The museum is open on Tuesdays from 10 AM until 4 PM, Wednesdays 11 AM until 2 PM, Thursday 10 AM until 4 PM and Saturday 11 AM until 2 PM. Admission is free.

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1 Comment

1 Comment

  1. Will Richardson

    April 9, 2018 at 7:00 pm

    Bore da. Diolch yn fawr for this article.

    I am Will Richardson eldest son of George Richardson, only son of Ceridwen Peris Rees.

    So Cymry is the land of my father’s mother!

    I understand a distant relative, Richard Rhys O’Brien helped with the exhibition.

    We’re hoping to visit in the summer.

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Archaeological sites revealed in drought

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Iron Age farm near Whitland (pic. RCAHMW)

AN AERIAL ARCHAEOLOGIST has photographed ancient settlements from the air after the heatwave has revealed outlines as crop marks.

Dr Toby Driver, Senior Aerial Investigator, uses a light aircraft to find sites, flying from Haverfordwest Airport with stopovers made for fuel at Caernarfon, Welshpool or even Gloucester airports.

The Royal Commission on the Ancient and Historical Monuments of Wales (RCAHMW) has released photographs from Dr Driver’s discoveries.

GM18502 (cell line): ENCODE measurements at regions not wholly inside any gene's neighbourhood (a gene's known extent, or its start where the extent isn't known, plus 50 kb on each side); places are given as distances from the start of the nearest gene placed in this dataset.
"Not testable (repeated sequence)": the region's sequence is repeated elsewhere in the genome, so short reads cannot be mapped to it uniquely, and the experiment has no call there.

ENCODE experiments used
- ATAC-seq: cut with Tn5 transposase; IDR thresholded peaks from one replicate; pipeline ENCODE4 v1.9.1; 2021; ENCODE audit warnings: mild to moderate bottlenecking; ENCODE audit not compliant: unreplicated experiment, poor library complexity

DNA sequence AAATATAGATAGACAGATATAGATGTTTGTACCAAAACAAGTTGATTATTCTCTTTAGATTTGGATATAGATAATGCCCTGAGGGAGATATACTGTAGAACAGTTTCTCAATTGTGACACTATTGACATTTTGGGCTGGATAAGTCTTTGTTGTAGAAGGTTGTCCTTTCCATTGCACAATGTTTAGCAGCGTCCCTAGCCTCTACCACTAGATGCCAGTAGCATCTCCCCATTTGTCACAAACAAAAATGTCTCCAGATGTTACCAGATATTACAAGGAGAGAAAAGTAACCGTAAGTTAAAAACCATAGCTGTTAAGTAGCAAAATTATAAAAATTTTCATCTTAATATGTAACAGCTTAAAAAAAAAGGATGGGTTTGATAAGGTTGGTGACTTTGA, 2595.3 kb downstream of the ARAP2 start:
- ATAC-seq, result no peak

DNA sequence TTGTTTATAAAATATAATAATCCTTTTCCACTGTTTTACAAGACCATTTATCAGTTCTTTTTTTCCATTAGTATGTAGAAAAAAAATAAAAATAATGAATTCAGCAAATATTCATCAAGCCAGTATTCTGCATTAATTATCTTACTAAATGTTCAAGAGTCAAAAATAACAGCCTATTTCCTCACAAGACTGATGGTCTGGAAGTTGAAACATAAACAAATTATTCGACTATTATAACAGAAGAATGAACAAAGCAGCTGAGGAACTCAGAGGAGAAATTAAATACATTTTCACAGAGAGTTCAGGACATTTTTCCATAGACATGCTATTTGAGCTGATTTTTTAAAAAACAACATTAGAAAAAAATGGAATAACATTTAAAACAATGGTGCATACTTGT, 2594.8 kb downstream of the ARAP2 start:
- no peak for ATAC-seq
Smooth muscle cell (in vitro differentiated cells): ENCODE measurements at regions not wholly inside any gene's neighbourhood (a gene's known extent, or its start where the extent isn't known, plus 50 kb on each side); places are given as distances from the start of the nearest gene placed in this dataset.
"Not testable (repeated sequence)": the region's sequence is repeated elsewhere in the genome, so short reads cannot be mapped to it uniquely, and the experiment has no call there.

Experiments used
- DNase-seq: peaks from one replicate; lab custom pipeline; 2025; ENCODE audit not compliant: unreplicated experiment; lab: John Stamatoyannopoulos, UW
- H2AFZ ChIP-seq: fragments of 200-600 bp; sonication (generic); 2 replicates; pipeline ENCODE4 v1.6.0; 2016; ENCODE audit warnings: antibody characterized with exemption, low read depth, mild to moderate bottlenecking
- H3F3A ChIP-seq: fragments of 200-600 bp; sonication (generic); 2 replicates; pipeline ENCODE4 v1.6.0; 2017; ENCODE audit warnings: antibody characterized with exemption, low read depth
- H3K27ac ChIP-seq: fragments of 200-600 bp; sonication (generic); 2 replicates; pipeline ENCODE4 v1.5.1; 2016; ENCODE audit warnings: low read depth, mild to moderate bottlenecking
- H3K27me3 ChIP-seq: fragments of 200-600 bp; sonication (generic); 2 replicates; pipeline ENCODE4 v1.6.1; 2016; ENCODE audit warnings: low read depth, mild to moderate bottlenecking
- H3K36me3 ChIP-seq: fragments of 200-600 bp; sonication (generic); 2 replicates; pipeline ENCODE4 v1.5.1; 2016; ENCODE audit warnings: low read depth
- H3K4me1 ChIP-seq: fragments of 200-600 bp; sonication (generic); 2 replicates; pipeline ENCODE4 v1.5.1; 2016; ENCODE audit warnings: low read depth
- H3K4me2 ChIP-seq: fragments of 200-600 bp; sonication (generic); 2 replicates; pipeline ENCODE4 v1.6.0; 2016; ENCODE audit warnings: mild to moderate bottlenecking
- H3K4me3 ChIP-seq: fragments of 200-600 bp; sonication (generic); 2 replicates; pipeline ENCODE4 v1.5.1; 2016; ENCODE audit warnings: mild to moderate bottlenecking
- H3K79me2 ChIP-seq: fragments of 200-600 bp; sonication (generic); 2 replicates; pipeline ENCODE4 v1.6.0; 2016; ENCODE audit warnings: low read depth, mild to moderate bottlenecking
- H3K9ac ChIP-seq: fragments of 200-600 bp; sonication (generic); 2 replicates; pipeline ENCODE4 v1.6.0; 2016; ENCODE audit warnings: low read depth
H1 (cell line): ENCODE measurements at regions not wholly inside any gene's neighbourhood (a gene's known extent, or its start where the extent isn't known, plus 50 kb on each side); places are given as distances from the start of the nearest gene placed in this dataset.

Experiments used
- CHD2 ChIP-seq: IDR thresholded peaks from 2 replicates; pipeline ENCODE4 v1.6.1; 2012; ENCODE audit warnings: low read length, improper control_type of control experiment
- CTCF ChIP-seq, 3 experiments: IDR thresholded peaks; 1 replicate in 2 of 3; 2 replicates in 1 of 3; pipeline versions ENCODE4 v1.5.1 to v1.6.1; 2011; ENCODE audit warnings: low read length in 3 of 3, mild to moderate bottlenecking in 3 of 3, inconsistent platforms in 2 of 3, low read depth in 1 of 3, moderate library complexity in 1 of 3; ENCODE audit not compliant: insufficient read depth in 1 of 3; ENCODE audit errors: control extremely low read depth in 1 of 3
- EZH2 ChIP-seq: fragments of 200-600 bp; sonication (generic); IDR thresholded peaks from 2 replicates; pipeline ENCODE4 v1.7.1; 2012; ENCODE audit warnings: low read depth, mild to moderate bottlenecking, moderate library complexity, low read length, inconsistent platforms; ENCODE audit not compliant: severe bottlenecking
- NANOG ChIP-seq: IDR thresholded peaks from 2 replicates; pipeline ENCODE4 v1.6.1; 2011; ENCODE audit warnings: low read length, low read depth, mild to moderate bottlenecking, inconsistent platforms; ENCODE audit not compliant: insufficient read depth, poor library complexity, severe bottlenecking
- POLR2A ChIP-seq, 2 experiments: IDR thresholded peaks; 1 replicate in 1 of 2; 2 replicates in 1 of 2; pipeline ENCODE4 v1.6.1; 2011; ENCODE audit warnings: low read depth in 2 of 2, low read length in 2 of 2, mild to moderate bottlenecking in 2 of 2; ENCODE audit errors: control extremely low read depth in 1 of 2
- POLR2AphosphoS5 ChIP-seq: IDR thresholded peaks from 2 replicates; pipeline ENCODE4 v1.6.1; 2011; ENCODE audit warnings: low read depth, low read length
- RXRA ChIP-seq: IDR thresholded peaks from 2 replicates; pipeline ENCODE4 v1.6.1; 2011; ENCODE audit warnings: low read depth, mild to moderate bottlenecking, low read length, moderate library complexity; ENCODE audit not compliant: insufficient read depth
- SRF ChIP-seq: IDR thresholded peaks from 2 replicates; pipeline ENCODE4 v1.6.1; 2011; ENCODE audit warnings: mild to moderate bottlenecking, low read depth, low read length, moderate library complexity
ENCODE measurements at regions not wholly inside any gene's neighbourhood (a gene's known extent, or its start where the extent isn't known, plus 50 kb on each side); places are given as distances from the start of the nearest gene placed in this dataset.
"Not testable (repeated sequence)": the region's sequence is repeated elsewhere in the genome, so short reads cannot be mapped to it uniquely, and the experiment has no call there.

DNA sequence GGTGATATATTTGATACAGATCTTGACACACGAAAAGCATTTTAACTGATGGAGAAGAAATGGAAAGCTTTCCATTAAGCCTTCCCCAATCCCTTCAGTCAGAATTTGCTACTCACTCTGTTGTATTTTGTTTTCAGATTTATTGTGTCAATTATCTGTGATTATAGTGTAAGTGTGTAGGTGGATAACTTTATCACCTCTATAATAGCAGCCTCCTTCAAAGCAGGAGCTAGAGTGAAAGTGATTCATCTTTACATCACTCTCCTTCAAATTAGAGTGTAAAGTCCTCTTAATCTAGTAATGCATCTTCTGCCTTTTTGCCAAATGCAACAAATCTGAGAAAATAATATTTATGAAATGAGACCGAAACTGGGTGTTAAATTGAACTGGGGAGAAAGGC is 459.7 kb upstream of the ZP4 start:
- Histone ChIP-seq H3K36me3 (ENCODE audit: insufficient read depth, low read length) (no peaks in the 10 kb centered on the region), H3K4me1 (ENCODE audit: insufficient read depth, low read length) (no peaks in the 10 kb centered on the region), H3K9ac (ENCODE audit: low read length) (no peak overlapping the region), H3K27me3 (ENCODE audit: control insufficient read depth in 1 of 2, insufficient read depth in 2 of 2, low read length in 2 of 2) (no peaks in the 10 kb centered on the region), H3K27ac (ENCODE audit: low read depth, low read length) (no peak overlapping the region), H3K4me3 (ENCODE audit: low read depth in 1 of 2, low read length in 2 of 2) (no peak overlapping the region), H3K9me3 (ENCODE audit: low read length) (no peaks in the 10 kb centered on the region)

Iron Age farmsteads has been discovered near Whitland in Carmarthenshire and coastal Ceredigion. The Llŷn peninsula has extensive crop marks of prehistoric enclosures, as well as a Bronze Age barrow cemetery.

In Gwynedd, another Celtic settlement has been found on the valley floor between the hillfort Craig yr Aderyn and the castle ruins of Castell y Bere.

A suspected Roman watchtower was also revealed on the nearby coast. Parch marks of Roman buildings are showing at Caerhun Roman fort in Conwy Valley, whilst crop marks of a prehistoric enclosure and a suspected Roman villa were found in the Vale of Glamorgan.

Iron Age farmstead in Ceredigion (pic. RCAHMW)

A Roman town and fortress between Caerwent and Caerleon have also appeared in the dry conditions.